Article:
4. Yes, it varies by my needs. But overall, easy for me to get to is important. Yarn selection and price are high on the list and pleasant, knowledgable (about the yarn) staff are very close behind. I haven't needed service after my purchases or help with my knitting questions so that's low on the list for me.

  5. I want the variety of yarns and colours, and the fact the prices are LABELLED so you don't have to ask every time. Staff is important too. More important than proximity. I would rank service up with staff. My yarn shop understands that sometimes I just come in to look and get ideas, and are totally understanding.


    Okay - I rarely walk out without buying something, but that's besides the point.

  6. For me, the feel of the shop is important, and that means friendly staff that will help if asked, but not hover too much if I'm thinking/browsing. I like a shop that will give me a hand if I'm having a problem with a project, too. I agree with Momma Bear Knits about having buttons available! It's hard to find good buttons, and baby and kid ones that are fun. Having the yarns that I see in the magazines and online is a great plus. My lys does! samm

  7. Well, I only have 2 stores in my area. I visit one for most things, it's closer. But, if I need a pattern or book, I go to the other store. I like them both for different reasons.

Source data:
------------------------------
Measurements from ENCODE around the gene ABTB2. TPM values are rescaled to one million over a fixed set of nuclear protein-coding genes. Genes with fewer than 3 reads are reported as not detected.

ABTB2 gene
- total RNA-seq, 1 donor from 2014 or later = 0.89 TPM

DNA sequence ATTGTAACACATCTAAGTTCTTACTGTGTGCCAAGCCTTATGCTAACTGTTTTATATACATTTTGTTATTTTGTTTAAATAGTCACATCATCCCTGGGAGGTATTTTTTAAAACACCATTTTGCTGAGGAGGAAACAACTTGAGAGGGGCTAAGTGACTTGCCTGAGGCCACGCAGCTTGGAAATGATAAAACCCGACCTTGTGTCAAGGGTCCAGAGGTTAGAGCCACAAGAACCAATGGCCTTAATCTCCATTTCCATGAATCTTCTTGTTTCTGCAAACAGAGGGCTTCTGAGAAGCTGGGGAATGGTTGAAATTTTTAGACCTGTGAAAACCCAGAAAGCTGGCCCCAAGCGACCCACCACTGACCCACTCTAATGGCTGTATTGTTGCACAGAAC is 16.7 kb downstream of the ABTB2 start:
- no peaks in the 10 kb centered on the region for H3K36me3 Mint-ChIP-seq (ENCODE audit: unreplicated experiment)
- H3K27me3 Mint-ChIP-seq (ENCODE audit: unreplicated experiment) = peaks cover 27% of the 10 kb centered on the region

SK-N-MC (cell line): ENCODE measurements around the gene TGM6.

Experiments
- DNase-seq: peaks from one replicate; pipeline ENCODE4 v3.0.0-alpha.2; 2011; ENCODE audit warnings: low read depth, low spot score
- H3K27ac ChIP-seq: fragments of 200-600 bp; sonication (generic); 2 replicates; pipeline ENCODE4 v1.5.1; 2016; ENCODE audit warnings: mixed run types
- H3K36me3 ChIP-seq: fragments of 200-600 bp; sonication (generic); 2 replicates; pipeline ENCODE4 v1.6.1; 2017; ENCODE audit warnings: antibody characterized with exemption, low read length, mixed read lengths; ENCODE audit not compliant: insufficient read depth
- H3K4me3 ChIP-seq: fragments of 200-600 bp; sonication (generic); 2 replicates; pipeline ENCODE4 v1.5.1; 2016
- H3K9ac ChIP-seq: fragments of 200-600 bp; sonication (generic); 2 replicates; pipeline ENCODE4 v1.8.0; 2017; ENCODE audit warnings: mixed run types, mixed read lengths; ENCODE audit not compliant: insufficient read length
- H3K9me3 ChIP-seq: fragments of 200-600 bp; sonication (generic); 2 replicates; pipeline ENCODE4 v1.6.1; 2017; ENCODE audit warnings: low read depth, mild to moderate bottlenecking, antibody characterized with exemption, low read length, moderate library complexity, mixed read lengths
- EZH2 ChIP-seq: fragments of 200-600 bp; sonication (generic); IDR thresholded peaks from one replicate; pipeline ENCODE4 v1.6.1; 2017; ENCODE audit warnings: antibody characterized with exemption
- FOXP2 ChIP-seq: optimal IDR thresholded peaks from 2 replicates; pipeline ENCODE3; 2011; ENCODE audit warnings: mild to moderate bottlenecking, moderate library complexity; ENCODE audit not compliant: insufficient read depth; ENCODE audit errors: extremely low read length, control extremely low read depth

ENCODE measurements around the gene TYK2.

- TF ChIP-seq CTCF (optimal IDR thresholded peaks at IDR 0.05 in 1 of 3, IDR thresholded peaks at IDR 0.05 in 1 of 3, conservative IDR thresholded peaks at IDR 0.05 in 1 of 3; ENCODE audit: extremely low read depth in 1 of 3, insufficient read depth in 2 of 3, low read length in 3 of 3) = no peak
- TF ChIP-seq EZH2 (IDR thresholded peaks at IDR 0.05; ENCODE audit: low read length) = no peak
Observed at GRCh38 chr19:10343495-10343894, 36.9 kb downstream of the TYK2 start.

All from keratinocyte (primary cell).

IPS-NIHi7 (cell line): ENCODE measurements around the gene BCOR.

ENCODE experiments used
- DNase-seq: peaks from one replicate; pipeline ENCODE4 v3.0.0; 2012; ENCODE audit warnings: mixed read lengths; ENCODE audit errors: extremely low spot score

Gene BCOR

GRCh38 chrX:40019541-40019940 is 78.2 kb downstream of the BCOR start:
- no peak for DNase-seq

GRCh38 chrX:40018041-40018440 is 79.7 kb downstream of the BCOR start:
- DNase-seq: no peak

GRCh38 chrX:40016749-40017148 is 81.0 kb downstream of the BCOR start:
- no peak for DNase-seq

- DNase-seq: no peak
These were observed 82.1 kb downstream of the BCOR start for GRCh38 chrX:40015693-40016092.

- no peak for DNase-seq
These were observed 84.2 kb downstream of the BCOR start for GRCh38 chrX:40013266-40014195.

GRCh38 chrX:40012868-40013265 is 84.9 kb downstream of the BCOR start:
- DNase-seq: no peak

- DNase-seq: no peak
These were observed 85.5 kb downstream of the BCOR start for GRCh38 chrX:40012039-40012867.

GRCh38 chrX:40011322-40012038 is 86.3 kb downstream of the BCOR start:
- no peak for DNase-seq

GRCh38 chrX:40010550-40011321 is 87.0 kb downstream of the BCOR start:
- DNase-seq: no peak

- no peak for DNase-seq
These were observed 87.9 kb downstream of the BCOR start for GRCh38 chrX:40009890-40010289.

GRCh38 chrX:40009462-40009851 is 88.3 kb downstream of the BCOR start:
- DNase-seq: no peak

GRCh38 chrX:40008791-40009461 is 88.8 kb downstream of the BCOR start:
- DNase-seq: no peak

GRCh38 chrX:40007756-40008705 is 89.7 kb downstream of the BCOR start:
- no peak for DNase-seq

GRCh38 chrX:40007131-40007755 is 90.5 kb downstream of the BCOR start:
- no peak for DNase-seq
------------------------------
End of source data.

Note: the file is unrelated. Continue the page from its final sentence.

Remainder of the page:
8. I've lived in Washington, DC in close proximity to several fabulous stores and studio farms, as well as in Ottawa where I have access to local stores and ones in the U.S.(only 1 hour away), so I guess I've had lots of yarn-buying experience over the years. Friendly, non-snooty staff is the most important thing to me, assuming the same types of yarns are available. Second, I love stores that carry a full range of colours within a yarn type. Lots of owners select only a few colours from each line, usually ones that I'm not interested in. Third, I like stores that generally keep enough balls or skeins to make a large sweater. I can't tell you how often a store owner has told me she only has 4 balls left, when I need 7. Fourth, price matters. For instance, I would rather knit with Brown Sheep yarns than with Rowan yarns. I knit too much to be able to afford $200 sweaters and there's a lot of good quality yarn out there at good prices (hint: it's usually not imported from the EU).I've been spoilt in the button department. I probably have a lifetime supply from years of attending the Maryland Sheep and Wool Festival, so buttons aren't a priority for me.

  9. What a great question! While I don't have a great many stores in my area (only 1) I don't frequent it as much as I like too. Reason-I have 4 children so getting out of the house is not a really good option at this point. And to be honest, I do not think little ones belong in a knitting store-- maybe if it is just a quick run but not for a long period of time.
    To answer your question, Service is a very big point for me-- more so than money. If the customer service is poor than I won't go back-- no matter how well priced the fibers are.
    Also, if I blend well with"the locals" and I could feel comfortable sitting down to knit for fellow knitters that would be the ultimate decision for me-- no matter the price of the yarn. I would love a place I could feel comfortable in.